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Between 1964 and 1973, in an offshoot of the Vietnam War, the U.S. military dropped 4 billion pounds of explosives on Laos. Up to 30 percent of those bombs did not detonate, and they remain in the Laotian soil today as UXO—unexploded ordnance—contaminating more than one-third of surface area of the country. Tens of thousands of civilians have been killed and injured in UXO accidents since the war officially ended. 2013 marks 40 years since the last bombs fell. Yet every week, more Laotians are hurt and killed.
Jerry and I spent more than seven years traveling in Laos, talking to farmers, scrap-metal hunters, people who make and use tools from UXO, and the bomb-disposal teams working to render the land harmless. With their words and photographs, they reveal the beauty of Laos, the strength of Laotians, and the daunting scope of the problem. We aim to educate readers—especially Americans—about this little-known legacy of war, and encourage a renewed commitment to redressing historical injustices and building positive peace.
This Way More Better
Attend the coronation of a Cambodian king, and explore East Timor’s caves of ancient art. Trek through endangered Borneo forests with tribal hunters searching for pig. This Way More Better: Stories and Photos from Asia’s Back Roads takes readers on an armchair adventure spanning 11 countries in a dozen years. Join author Karen Coates, an investigative journalist, as she journeys into the heart of Asia, to tell the stories of people living in some of the most remote—and crowded— places on Earth.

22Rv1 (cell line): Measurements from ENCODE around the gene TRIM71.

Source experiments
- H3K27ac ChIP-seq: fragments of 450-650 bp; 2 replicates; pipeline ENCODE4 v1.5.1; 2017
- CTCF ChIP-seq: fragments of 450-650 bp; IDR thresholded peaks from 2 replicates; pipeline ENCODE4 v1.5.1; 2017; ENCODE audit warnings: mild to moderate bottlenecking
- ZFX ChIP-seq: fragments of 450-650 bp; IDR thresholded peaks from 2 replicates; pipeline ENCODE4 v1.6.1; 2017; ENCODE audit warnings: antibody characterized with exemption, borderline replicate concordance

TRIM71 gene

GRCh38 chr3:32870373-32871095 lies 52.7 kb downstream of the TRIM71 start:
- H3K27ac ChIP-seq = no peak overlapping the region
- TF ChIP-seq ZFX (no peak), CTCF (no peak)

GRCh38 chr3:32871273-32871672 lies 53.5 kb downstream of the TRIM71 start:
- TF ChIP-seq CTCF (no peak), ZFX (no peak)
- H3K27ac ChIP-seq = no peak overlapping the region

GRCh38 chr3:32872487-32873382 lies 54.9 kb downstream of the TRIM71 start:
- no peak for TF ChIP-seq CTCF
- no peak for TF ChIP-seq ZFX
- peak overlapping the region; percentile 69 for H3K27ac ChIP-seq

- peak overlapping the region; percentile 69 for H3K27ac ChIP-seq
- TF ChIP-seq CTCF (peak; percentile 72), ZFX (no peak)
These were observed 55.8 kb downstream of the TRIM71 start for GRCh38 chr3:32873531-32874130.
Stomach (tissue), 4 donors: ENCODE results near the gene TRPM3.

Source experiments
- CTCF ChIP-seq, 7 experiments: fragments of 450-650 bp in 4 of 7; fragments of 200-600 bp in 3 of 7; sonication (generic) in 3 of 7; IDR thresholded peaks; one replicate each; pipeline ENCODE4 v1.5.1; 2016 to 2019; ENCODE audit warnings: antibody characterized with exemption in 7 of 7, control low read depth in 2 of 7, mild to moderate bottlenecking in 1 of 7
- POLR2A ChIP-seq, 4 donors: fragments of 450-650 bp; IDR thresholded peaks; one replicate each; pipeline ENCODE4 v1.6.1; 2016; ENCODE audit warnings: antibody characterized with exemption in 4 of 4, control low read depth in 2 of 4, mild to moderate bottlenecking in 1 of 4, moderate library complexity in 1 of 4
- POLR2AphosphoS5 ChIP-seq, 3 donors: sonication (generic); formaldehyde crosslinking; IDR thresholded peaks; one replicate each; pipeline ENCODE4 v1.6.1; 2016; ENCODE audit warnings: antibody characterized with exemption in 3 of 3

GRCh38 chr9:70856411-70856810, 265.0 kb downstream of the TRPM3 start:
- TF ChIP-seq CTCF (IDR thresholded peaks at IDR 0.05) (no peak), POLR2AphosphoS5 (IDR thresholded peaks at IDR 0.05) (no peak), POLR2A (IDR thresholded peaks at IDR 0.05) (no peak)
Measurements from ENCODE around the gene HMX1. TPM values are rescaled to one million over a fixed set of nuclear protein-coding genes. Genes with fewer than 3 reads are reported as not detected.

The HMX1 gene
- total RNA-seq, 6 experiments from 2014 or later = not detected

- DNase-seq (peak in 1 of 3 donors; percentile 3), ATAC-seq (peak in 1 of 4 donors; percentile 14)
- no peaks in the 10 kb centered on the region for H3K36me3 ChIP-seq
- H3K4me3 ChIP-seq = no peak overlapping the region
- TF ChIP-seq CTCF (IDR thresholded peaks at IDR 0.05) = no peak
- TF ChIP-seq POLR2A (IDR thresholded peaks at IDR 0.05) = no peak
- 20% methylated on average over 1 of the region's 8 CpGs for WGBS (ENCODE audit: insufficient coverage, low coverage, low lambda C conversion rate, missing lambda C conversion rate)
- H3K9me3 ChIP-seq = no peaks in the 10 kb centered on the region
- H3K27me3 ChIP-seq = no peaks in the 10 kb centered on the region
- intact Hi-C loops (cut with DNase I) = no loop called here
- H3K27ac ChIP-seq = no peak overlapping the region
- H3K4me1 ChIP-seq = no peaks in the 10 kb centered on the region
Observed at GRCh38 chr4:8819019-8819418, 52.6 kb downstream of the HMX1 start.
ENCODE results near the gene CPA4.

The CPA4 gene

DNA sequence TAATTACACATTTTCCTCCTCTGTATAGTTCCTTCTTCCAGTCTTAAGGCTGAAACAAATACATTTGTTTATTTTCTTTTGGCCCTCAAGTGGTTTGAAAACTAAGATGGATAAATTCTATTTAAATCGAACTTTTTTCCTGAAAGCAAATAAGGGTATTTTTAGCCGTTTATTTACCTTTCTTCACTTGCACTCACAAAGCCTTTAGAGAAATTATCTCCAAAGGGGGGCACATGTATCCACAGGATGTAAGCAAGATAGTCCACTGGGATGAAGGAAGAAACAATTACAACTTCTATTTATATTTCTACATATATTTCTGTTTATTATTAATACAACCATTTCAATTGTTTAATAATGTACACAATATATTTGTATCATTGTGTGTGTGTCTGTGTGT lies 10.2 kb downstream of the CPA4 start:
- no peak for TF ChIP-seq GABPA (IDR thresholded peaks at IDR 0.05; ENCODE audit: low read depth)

This Way More Better, beautifully photographed by Jerry Redfern, explores the intersections of humanity, history and environment—with copious food and drink to nourish the journey.
Cambodia has never recovered from its Khmer Rouge past. The genocidal regime of 1975–1979 and the following two decades of civil war ripped the country apart. This work examines Cambodia in the aftermath, focusing on Khmer people of all walks of life and examining through their eyes key facets of Cambodian society, including the ancient Angkor legacy, relations with neighboring countries (particularly the strained ones with the Vietnamese), emerging democracy, psychology, violence, health, family, poverty, the environment, and the nation’s future.
Along with print sources, research is drawn from hundreds of interviews with Cambodians, including farmers, royalty, beggars, teachers, monks, orphanage heads, politicians, and non-native experts on Cambodia.
It was an age without GPS and the Internet, without high-tech monitoring and instantaneous reporting. And it was a time when women simply didn’t do such things. None of this deterred Sharon Sites Adams. In June 1965 Adams made history as the first woman to sail solo from the mainland United States to Hawaii. Four years later, just as Neil Armstrong very publicly stepped onto the moon, the diminutive Adams, alone and unobserved, finally sighted Point Arguello, California, after seventy-four days sailing a thirty-one-foot ketch from Japan, across the violent and unpredictable Pacific. She was the first woman to do so, setting another world record.
Six weeks after her first sailing lesson she bought a boat, and within eight months she set out to achieve her first world record.